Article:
Battle of Cixi

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Battle of Cixi
Part of the Taiping Rebellion (Eastern Expedition)
DateSeptember 21, 1862
Result Qing victory
Qing dynasty Qing dynasty Taiping Heavenly Kingdom
Commanders and leaders
Qing dynasty Frederick T. Ward (DOW) ?
Ever Victorious Army ?
Casualties and losses
? ?

The Battle of Cixi or Battle of Tzeki (慈溪之戰) was an armed engagement in the Taiping Rebellion fought between the Ever Victorious Army of the Qing dynasty and forces of the Taiping Heavenly Kingdom on September 21, 1862, at Cixi. The battle, which was won by the Ever Victorious Army, resulted in the mortal wounding of Frederick Townsend Ward, the American mercenary who founded and commanded the force. Ward's death after the battle led to the succession of Henry Andres Burgevine as commander of the Ever Victorious Army and initiated a period of decline for the force.


When Shanghai was successively attacked by Taiping Rebels in 1862, foreign inhabitants favored removing the potential threat and cooperating with imperial forces; as a result, combined British and French naval troops under the command of Adm. James Hope were involved in military conflict with the Taiping Rebellion. One of the communities inhabited by the rebels was Ningbo, a port and walled city located south of Hangzhou Bay.

The imperial army laid siege to Ningbo's occupiers on 6 May. After a false flag attack on the British ships docked outside Ningbo, the western ships began bombarding the Taiping.[1] They then sent their crews into the city, overpowering rebel forces and turning over Ningbo to the imperial army. With Ningbo secure, Ward's soldiers and the Qing forces began launching attacks in the surrounding areas against the rebels. During this time Cixi was one of the encircling cities ravaged by violence.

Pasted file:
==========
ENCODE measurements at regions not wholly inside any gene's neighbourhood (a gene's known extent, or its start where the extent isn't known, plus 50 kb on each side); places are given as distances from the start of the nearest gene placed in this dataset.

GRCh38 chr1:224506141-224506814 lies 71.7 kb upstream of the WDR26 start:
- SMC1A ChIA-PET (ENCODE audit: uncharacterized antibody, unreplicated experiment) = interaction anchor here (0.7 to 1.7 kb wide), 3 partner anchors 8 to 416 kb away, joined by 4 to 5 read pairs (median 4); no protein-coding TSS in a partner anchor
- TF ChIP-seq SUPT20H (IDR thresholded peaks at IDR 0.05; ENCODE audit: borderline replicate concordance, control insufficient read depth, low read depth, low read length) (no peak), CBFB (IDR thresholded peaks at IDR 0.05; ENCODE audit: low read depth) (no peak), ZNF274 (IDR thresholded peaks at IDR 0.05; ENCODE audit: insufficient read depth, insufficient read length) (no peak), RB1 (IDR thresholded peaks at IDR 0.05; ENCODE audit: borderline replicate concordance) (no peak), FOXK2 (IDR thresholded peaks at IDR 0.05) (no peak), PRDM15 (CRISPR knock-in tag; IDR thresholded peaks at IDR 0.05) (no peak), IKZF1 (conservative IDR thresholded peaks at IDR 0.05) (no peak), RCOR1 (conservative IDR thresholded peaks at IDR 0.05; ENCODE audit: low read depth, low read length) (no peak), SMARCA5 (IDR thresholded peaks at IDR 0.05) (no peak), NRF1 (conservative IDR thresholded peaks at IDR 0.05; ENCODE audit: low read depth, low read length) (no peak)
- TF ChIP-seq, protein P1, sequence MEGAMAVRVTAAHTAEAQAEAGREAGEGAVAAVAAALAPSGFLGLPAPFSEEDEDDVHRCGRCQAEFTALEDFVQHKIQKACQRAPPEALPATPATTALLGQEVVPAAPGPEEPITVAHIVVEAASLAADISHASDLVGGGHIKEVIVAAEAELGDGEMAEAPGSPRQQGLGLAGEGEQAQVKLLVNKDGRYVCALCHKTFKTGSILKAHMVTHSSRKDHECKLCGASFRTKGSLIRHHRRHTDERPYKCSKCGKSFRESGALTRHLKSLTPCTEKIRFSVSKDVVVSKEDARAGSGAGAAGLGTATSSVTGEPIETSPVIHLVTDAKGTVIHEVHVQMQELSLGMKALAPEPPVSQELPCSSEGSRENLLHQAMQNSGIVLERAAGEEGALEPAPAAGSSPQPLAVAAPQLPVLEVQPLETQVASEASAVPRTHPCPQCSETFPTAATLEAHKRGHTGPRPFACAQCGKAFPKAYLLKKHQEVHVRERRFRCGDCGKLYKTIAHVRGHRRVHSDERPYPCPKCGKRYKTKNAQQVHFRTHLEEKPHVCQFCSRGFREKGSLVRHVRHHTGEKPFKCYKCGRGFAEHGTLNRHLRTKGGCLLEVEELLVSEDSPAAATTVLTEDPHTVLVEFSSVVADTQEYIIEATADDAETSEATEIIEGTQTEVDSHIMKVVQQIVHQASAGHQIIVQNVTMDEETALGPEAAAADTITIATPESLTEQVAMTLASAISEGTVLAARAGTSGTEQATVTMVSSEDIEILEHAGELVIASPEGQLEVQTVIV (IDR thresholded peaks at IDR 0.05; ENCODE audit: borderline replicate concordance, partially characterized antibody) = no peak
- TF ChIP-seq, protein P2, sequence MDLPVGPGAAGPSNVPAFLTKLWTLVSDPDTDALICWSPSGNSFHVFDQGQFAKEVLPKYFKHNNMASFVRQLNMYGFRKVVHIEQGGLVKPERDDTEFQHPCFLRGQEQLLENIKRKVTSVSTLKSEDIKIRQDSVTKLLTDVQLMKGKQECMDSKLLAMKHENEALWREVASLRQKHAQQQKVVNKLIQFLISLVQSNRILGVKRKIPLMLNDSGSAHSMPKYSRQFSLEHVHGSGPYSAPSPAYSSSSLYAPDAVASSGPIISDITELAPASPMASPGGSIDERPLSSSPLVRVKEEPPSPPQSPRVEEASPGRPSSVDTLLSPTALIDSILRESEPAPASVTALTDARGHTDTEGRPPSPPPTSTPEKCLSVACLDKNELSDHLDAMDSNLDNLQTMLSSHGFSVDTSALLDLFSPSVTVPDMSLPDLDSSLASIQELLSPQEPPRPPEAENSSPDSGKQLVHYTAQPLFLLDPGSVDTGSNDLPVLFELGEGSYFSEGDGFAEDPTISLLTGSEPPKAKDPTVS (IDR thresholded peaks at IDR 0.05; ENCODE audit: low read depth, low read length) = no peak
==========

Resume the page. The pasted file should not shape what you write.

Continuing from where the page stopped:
The Ever Victorious Army attacked Cixi on 21 September.[2][3] As well as being trained in artillery and rifle usage, they were accompanied by the gunboats H.M.S. Hardy and Confucius.[4] Ward led from the front and was hit in the stomach by a musket ball. However, he remained on the battlefield until victory was certain.[5]


Ward died from his wound the day after the battle.[3] The death of Ward started a period of decline for the Ever Victorious Army. Henry Andres Burgevine, another American mercenary and Ward's second-in-command, succeeded Ward as commander, despite initial objections from the British army officer Charles Staveley and the Huai Army commander Li Hongzhang. As commander, Burgevine allowed the soldiers under his command to become unruly, mismanaged the army's finances, and frequently quarreled with his superiors. The resulting disagreements between Burgevine, British officials, Li Hongzhang, and the army's sponsors led to his betrayal of the Qing Dynasty.[6]



  1. ^ Stephen R. Platt. Autumn in the Heavenly Kingdom: China, the West, and the Epic Story of the Taiping Civil War (2012)
  2. ^ Jian, Youwen (1973). The Taiping Revolutionary Movement. New Haven: Yale University Press. p. 485.
  3. ^ a b Carr, Caleb (1992). The Devil Soldier: The American Soldier of Fortune Who Became a God in China. New York: Random House. pp. 293–294.
  4. ^ Abend, Hallett (1947). The God from the West. Garden City, N.Y.: Doubleday. p. 212.
  5. ^ Grant, Reg G. (2011) 1001 Battles That Changed the Course of World History
  6. ^ Smith, Richard (1978). Mercenaries and Mandarins: The Ever-Victorious Army in Nineteenth Century China. Millwood, NY: KTO Press. pp. 107–112.


  • Compton's Home Library: Battles of the World
  • Hahn Boxer, E. (1963). China Only Yesterday